Vermilion River

Vermilion River (HM25QK)

Location: Lafayette, LA 70503 Lafayette Parish
Country: United States of America

N 30° 11.626', W 92° 1.719'

  • 0 check ins
  • 0 favorites

Rotary Point

—Atchafalaya Water Heritage Trail —

The Vermilion is a tidal river formed from the bottom up by Vermilion Bay tides and other natural actions that slowly eroded inland from the marshes and cheniers and through the Louisiana prairie.The Vermilion River, also known as Bayou Vermilion, is a 70-mile-long waterway formed by a confluence of small bayous flowing generally southward. The river begins at the common boundary of Lafayette, St. Landry and St. Martin parishes, where Bayou Fusilier (fed by Bayou Teche) merges with Bayou Carencro. From there it winds its way through Lafayette Parish and crosses the Gulf Intracoastal Waterway before flowing into Vermilion Bay, an inlet of the Gulf of Mexico. The river also receives water from Bayou Courtableau (fed by the Teche-Vermilion Pumping Station in Krotz Springs).

The Vermilion is a tidal river formed from the bottom up by Vermilion Bay tides and other natural actions that slowly eroded inland from the marshes and cheniers and through the Louisiana prairie. This process brought the channel that would one day become the Vermilion as far north as Lafayette. Eventually, a distributary of Bayou Teche made its way south, carved through the Coteau Ridge (Mississippi River Escarpment) and connected with the tidal river, forming a true north-south-flowing waterway.

Due to the nature of its formation, parts

of the Vermilion sometimes reverse and flow north in times of heavy rainfall. During rain events of 1.5 inches or more, runoff from Lafayette's highly developed urban area rushes into the river in larger volumes and at rates faster than the river can carry south. This raises the Vermilion's water level in the southern areas of Lafayette above the water level upstream of the city, causing the reverse-flow effect. When this happens, water empties off of Lafayette's elevated prairie and begins to enter the Bayou Tortue Swamp Area through two coulees (deep ravines), Coulee Crow and Bayou Tortue, located upstream of the Surrey Street bridge. This swamp has the capacity to hold a significant amount of water and contributes to Lafayette's flood control. Once water levels equalize in both the swamp and the Vermilion, the river returns to its southern course.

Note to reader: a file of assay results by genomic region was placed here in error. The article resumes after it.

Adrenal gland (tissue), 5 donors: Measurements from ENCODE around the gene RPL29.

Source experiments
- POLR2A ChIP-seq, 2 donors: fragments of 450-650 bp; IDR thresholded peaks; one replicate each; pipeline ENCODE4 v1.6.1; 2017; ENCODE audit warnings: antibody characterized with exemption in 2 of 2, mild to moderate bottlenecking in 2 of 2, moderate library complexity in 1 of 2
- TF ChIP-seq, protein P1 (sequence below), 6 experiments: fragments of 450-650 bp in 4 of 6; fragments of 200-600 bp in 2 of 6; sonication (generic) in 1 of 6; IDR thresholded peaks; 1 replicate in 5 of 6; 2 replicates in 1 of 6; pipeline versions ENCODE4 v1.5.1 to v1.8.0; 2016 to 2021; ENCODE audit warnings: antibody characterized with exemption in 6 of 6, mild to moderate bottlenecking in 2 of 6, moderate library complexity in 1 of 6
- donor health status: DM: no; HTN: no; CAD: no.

The Attakapas Tribe developed a crossing on the Vermilion at what is now Pinhook Bridge, a place wildlife traditionally used to safely traverse the waterway. The name Pinhook is derived from the American Indian word for the crossing, Pinsahuk (meaning "linden" or "basswood tree"). The French established Pinhook Landing as an early trading post. In the early 19th century it became the most inland navigable landing that could be reached by shallow draft steamboats, making it an important distribution center for inland goods moving south to New Orleans and the Gulf. North of here, merchants used pirogues, flat boats or small barges to transport goods and people. Eventually, low water levels and submerged logs hindered water transportation, which further declined with the advent of the railroad and paved roads. Sometime in the antebellum era, a wooden Pinhook Bridge was constructed. The current vertical lift bridge was built in 1981 and, when open, allows larger vessels carrying commercial and industrial cargo to petrochemical and construction companies along the Vermilion to pass.
Visit for more information about this site.
This site's geology/geomorphology: Holocene alluvial deposits (natural levees, distributaries and abandoned channels) of small upland streams incised into Pleistocene coastal plain stream deposits blanketed by Peoria Loess
HM NumberHM25QK
Series This marker is part of the series
Placed ByState of Louisiana and National Park Service
Marker ConditionNo reports yet
Date Added Thursday, March 1st, 2018 at 7:01am PST -08:00
Sorry, but we don't have a picture of this historical marker yet. If you have a picture, please share it with us. It's simple to do. 1) Become a member. 2) Adopt this historical marker listing. 3) Upload the picture.
Locationbig map
UTM (WGS84 Datum)15R E 593504 N 3340655
Decimal Degrees30.19376667, -92.02865000
Degrees and Decimal MinutesN 30° 11.626', W 92° 1.719'
Degrees, Minutes and Seconds30° 11' 37.56" N, 92° 1' 43.14" W
Driving DirectionsGoogle Maps
Area Code(s)337
Closest Postal AddressAt or near 245 W Bayou Pkwy, Lafayette LA 70503, US
Alternative Maps Google Maps, MapQuest, Bing Maps, Yahoo Maps, MSR Maps, OpenCycleMap, MyTopo Maps, OpenStreetMap

Is this marker missing? Are the coordinates wrong? Do you have additional information that you would like to share with us? If so, check in.

Check Ins  check in   |    all

Have you seen this marker? If so, check in and tell us about it.

Comments 0 comments

Maintenance Issues
  1. What historical period does the marker represent?
  2. What historical place does the marker represent?
  3. What type of marker is it?
  4. What class is the marker?
  5. What style is the marker?
  6. Does the marker have a number?
  7. What year was the marker erected?
  8. This marker needs at least one picture.
  9. Can this marker be seen from the road?
  10. Is the marker in the median?